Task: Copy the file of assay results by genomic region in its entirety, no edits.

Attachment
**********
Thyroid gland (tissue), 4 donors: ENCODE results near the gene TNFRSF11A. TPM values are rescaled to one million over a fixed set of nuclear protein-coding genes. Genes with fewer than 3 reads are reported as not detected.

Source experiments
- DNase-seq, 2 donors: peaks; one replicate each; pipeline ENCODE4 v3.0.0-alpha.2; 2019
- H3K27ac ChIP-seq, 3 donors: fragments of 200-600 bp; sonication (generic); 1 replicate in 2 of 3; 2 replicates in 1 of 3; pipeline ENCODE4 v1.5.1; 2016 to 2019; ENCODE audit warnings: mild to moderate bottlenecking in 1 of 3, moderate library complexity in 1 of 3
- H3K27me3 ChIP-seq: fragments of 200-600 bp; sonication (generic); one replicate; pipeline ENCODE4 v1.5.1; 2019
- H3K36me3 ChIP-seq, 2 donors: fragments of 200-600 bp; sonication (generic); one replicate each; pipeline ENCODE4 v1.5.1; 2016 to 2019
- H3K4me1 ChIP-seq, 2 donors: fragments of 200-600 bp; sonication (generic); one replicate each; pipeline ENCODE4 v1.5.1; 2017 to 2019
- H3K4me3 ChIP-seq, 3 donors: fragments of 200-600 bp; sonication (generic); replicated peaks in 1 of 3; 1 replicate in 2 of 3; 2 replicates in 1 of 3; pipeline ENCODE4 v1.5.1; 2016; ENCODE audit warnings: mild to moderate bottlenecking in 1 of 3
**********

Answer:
Thyroid gland (tissue), 4 donors: ENCODE results near the gene TNFRSF11A. TPM values are rescaled to one million over a fixed set of nuclear protein-coding genes. Genes with fewer than 3 reads are reported as not detected.

Source experiments
- DNase-seq, 2 donors: peaks; one replicate each; pipeline ENCODE4 v3.0.0-alpha.2; 2019
- H3K27ac ChIP-seq, 3 donors: fragments of 200-600 bp; sonication (generic); 1 replicate in 2 of 3; 2 replicates in 1 of 3; pipeline ENCODE4 v1.5.1; 2016 to 2019; ENCODE audit warnings: mild to moderate bottlenecking in 1 of 3, moderate library complexity in 1 of 3
- H3K27me3 ChIP-seq: fragments of 200-600 bp; sonication (generic); one replicate; pipeline ENCODE4 v1.5.1; 2019
- H3K36me3 ChIP-seq, 2 donors: fragments of 200-600 bp; sonication (generic); one replicate each; pipeline ENCODE4 v1.5.1; 2016 to 2019
- H3K4me1 ChIP-seq, 2 donors: fragments of 200-600 bp; sonication (generic); one replicate each; pipeline ENCODE4 v1.5.1; 2017 to 2019
- H3K4me3 ChIP-seq, 3 donors: fragments of 200-600 bp; sonication (generic); replicated peaks in 1 of 3; 1 replicate in 2 of 3; 2 replicates in 1 of 3; pipeline ENCODE4 v1.5.1; 2016; ENCODE audit warnings: mild to moderate bottlenecking in 1 of 3